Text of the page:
Josh has done a great job of getting at LH3-specific data wherever it is naturally available. For example, he’s built you an excellent report that shows you the most popular topics and subtopics on the site. But this report has some limitations.
Josh was able to build this dashboard because LawHelp’s URLs are thoughtfully designed. When visitors look at a topic or subtopic page, the url reflects the topic and subtopic the visitor is viewing. It’s views of these pages that drive Josh’s “Top Sections” report.
But because many LawHelp resources are associated with multiple topics and subtopics, the URLs for individual resources on LawHelp do /not/ contain this labelling information. So Josh’s “Top Sections” report can tell you how many views your navigation pages for different topics and subtopics receive, but not how many records within those sections your visitors actually view.
Google Analytics’ information is much more powerful when it’s combined with our internal LawHelp data. That’s why we’ve traditionally provided site administrators with annual reports combining key LawHelp dimensions with key Google Analytics metrics.
The amount of labor involved with delivering these reports has limited their utility, though. As we currently produce them, we only have time to make them once a year. Ideally, this information would be available on an on-demand basis. Moreover, these reports are less useful as a flat spreadsheet than they would be if site administrators could change their views of this data dynamically to compare and contrast various values.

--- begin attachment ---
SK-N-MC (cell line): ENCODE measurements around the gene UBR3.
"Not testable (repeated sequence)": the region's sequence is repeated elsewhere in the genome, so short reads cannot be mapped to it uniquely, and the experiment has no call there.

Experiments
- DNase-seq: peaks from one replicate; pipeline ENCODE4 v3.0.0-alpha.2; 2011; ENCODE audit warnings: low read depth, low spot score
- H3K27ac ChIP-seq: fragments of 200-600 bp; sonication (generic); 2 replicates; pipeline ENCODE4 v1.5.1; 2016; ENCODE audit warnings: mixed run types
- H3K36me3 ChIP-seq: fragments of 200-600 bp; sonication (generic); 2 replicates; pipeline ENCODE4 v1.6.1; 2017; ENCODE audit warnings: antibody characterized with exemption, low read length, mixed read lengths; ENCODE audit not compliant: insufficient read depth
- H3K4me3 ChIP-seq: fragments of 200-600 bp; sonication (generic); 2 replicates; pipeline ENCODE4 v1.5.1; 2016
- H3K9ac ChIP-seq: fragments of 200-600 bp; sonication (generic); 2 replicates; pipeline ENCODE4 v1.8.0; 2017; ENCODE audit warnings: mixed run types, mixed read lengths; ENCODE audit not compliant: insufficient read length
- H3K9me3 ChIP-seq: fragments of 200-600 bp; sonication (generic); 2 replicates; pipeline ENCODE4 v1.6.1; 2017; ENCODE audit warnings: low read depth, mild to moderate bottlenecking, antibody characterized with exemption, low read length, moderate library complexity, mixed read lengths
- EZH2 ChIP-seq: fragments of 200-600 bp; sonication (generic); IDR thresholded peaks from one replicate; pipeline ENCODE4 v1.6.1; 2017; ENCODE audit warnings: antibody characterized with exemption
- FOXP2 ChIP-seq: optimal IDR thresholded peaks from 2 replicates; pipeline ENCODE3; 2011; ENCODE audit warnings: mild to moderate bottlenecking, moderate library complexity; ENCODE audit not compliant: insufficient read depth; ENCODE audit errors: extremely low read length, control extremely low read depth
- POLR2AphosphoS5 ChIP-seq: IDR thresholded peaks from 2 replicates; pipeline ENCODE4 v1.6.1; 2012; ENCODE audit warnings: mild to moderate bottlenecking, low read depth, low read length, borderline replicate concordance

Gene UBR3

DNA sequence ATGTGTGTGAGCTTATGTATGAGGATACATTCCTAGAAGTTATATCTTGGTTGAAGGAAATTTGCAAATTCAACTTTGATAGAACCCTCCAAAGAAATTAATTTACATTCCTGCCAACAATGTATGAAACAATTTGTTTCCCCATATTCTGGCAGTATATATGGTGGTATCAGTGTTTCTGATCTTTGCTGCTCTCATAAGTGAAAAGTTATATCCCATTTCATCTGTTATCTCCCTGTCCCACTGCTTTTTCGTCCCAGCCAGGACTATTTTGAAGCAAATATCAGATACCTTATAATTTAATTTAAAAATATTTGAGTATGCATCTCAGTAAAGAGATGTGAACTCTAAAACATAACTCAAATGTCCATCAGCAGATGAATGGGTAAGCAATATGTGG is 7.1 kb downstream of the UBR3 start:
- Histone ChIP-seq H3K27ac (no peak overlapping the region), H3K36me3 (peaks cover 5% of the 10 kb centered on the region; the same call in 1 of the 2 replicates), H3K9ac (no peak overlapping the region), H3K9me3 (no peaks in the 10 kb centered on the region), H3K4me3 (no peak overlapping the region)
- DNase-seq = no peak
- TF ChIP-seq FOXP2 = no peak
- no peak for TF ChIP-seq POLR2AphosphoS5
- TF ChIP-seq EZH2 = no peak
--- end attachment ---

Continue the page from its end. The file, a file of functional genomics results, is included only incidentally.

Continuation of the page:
We’re planning to move from this limited, annual report to something more dynamic using Google Analytics’ “Custom Variables” features.
As useful LawHelp’s URLs can be, we can create more direct ways to use LawHelp data in Google Analytics by taking advantage of GA’s Custom-and-User Defined Variables to combine the key dimensions of LawHelp data you see in your annual reports with not just pageviews and downloads, but /any/ of the metrics you can access through Google Analytics that Josh has mentioned today. As we begin to push internal LawHelp data into Google Analytics, this is where you can expect to find these reports.
As part of this grant we are putting together a toolkit to share with the legal services community. Announcement on the listservs will be made when this is available.
OptimizingGoogle Analyticswith Custom
Danielle Rebar, Website Manager at Northwest Justice Project firstname.lastname@example.org
Josh Anderson, Analytics Consultant email@example.com
Sam Halpert, LawHelp Coordinator at ProBono.net firstname.lastname@example.org
Goals of TIG Project
Create an easy way for statewide website
administrators to access specialized website
• generate custom usage reports (legal issue area,
language, category, resource type, etc.)
• identify how users learn of and get to LawHelp.org
• learn what content they engage with and how
• discover “user stories”
• apply findings to improve website
ABC’s of Analytics
• A = Acquisition
• Source / Medium: How do people get to the site?
• Channels, Referrals, Paid, Search Queries, Social, Campaigns
• B = Behavior
• Landing Pages / Content: Where do people go and what do they
• Site Search, Site Speed, Events, Exits, Flows, Entrances, Content,
• C = Conversions
• Events / Goals: Are people doing the things you hope they will?
• Call, Contact Form, Registration, Donate, Newsletter Sign-Up, Demo,
Social Connection, Share, Download
Dashboards are a collection of widgets that give you an overview of the
stats you care about most. Dashboards let you monitor many metrics
at once, so you can quickly check the health of your sites. Dashboards